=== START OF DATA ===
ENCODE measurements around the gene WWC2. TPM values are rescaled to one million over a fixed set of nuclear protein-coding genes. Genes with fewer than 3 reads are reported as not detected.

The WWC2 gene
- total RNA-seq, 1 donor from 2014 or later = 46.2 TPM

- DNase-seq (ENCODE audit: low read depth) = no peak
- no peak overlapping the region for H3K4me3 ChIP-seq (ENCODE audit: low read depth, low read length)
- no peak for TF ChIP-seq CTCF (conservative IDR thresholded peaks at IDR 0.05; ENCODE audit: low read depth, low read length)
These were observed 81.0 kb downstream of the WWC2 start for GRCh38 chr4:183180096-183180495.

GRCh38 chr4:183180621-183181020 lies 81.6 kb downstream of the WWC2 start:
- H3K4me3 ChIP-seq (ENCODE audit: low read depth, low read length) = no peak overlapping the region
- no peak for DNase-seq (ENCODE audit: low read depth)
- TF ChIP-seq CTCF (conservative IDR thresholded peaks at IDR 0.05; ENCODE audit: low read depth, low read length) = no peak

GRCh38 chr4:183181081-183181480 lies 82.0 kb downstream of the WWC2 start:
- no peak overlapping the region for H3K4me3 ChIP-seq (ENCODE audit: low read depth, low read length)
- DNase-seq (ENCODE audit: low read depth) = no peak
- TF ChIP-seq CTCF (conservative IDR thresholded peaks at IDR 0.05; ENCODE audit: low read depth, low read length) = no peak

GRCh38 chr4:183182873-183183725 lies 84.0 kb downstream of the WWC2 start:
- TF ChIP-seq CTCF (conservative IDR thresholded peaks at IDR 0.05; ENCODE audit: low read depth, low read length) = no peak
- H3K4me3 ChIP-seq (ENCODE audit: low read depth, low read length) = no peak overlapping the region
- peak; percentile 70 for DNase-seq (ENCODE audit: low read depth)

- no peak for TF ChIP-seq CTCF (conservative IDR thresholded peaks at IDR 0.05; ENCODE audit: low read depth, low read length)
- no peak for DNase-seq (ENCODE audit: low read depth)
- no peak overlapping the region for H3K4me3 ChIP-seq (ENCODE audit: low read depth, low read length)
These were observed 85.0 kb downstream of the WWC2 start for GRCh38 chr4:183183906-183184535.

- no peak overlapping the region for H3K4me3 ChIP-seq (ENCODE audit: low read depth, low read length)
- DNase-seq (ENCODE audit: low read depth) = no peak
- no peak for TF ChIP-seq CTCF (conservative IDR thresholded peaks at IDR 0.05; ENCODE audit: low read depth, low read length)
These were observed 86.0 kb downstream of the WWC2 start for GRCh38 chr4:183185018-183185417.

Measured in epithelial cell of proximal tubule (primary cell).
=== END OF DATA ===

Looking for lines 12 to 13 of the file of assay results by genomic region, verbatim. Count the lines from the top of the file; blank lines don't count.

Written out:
GRCh38 chr4:183181081-183181480 lies 82.0 kb downstream of the WWC2 start:
- no peak overlapping the region for H3K4me3 ChIP-seq (ENCODE audit: low read depth, low read length)